Category Archives: 7. Miscellany

Chevrolet Volt Fuel Stats

2013 Chevrolet Volt

My friend Lee purchased this 2013 Chevrolet Volt about 2 years ago.  Lee’s goal from the beginning was to achieve as much efficiency as could be obtained by driving as smooth as possible (more on this later, see below).  He has made it a priority to avoid gas stations!!

I’ve read much about hybrids and from my research there is a mind-shift one must make to meet the highest level of efficiency.  For yours truly, this would certainly be a steep learning curve but I digress.  Back to Lee’s Volt and the subject of this story.

You see, this week Lee texted me the following pair of photos when he filled the Volt’s tank with regular unleaded for only the third time since he bought the car!!  

Mileage since last fill up

This is the first photo of the Volt’s dashboard.  It shows mileage since the last fill up.  Lee explained he only resets the “B” odometer every time he fills up with fuel.  And here is the follow-up on the note in the first paragraph:  notice the indicator with the ball framed between the two brackets on the right of the picture.  Lee explained that is the indicator that helps you drive as efficient as possible:  the goal is the keep the ball in the middle the majority of the time.

Mileage since purchase

And this photo shows the “A” odometer, displaying total mileage since Lee purchased the 2013 Volt.  15,734 miles on exactly 23 gallons.

How the 23 gallons were used is an interesting story in itself.  Once the batteries are exhausted, the 4 cylinder engine kicks in and generates power to replenish the batteries.  During winter months, the engine helps provide heat and during summer months the engine provides help cooling the car.  The Volt’s computer also engages the engine when it “needs to run”.  On several occasions Lee has told me of the indicator that reminds the driver of this.  Pretty cool, huh?

Finally one of the neatest stories Lee has shared was shortly after purchasing the Volt.  You see, he bought the car in Asheville NC and drove around town a bit on electric power.  Then, on the way back to Greenville SC, the steep drive down I-26 provided enough braking (energy recovery) to recharge the battery almost to capacity.  Pretty cool stuff…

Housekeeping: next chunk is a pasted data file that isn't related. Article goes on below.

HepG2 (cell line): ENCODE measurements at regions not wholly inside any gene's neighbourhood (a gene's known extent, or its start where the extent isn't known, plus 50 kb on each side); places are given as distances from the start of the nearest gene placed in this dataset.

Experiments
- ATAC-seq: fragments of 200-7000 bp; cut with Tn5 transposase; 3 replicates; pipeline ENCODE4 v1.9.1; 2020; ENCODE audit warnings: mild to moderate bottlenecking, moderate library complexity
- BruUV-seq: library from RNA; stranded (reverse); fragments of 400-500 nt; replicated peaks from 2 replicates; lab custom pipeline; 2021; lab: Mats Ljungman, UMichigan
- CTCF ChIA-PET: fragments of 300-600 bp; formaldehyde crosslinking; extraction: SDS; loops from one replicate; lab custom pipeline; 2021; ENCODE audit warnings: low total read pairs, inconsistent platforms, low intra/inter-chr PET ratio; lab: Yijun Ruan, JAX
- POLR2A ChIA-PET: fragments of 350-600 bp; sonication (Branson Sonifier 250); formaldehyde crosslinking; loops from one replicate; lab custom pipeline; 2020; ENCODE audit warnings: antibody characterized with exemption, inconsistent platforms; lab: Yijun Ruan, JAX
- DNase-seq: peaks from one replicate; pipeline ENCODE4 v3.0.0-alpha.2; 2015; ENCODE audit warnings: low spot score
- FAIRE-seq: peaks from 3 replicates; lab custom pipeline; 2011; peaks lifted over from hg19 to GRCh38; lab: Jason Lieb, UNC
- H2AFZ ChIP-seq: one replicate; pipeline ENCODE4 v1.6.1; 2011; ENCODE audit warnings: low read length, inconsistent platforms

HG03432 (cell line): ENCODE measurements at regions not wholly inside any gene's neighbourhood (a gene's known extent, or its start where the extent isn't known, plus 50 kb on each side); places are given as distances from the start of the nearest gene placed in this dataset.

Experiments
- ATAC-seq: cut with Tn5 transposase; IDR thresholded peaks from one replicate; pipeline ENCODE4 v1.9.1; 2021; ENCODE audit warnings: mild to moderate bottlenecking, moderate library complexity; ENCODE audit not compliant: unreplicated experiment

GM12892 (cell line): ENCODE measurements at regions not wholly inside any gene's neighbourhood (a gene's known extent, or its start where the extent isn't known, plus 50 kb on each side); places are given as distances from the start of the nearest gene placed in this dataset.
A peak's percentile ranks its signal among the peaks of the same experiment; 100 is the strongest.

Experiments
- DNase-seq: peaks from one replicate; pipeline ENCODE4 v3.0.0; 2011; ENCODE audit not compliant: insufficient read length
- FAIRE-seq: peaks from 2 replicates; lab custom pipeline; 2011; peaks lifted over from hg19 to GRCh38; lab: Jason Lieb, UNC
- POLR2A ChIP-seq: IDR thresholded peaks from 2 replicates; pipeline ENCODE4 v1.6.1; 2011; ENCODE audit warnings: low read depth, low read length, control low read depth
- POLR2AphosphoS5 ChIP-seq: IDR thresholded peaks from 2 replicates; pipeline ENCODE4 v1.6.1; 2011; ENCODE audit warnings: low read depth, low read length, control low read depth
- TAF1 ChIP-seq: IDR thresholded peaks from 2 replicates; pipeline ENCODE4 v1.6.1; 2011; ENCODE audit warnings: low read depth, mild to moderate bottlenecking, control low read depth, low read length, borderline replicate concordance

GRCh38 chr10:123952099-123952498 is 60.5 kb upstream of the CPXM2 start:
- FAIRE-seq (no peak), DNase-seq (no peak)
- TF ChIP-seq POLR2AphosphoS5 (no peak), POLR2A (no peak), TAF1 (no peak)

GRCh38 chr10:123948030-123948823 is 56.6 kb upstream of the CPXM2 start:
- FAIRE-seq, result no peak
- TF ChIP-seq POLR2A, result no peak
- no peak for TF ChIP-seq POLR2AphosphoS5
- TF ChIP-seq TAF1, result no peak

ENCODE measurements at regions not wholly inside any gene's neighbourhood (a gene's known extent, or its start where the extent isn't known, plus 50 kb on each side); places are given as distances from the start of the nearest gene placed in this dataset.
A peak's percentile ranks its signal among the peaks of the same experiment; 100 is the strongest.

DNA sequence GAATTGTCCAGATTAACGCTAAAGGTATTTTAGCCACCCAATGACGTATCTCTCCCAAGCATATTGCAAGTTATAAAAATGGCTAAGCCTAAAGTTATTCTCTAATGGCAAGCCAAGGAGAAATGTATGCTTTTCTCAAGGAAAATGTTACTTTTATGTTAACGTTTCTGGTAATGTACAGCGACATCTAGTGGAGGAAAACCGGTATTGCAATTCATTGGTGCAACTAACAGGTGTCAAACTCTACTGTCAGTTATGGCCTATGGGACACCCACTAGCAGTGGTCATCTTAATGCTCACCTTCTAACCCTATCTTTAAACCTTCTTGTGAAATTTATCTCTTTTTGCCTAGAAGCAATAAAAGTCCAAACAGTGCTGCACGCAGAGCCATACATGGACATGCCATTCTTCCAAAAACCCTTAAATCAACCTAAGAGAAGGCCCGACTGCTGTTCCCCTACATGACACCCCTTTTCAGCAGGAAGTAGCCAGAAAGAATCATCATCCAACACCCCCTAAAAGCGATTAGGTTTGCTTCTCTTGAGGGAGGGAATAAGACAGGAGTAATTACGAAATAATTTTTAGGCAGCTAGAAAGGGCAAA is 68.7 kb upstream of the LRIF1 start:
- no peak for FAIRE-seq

Needless to say, driving a Volt takes discipline.  Lee has proven with these results that a hybrid car is a very practical and real alternative.  I am a big offender because my Camaro is the complete opposite to the Volt.  It is downright embarrassing:  Lee has owned his Volt for almost 2 years and has filled up 3 times.  I have owned my Camaro 2 years (on the 10th of December) and I have filled up 70 times to travel almost the same distance.  Granted, we are missing the electric part of the cost of ownership but I think these stats are remarkable.

Thoughts?  Comments?

Can’t Fix Stupid

I am constantly amazed by the carelessness of drivers around me and in this particular case, that carelessness gets upgraded into the realm of “can’t fix stupid”.

Since I have had some issues with my internet service provider’s billing, I decided to stop by one of their offices.  Yes, I tried the phone but they were reluctant to help.  I thought a face-to-face visit might solve the problem, but no.  I was greeted by a very friendly person, but that is as far as it went.  The experience was a complete waste of time because the person on the other side of the counter gave me her minimum-wage’s worth of help.  But, I digress.

Back to my story…

On the way out of the internet provider’s office I noticed this parked sad and lonely SUV with a flat right-rear tire.  What struck me as odd was the ring on the sidewall showing evidence of severe wear.  It is very obvious, this tire had traveled a long distance completely flat.  So much so, that the sidewall material is showing through the rubber on the sidewall.  Just imagine how hot this sidewall got too!

Cord exposed on the tire’s sidewall due to severe under inflation

I suppose I am overly sensitive to stuff like this because I am very particular about the care of my automobiles.  However, in today’s world there are so many people who ignore the basics of automotive care.  Are drivers so oblivious they don’t notice issues with their vehicles?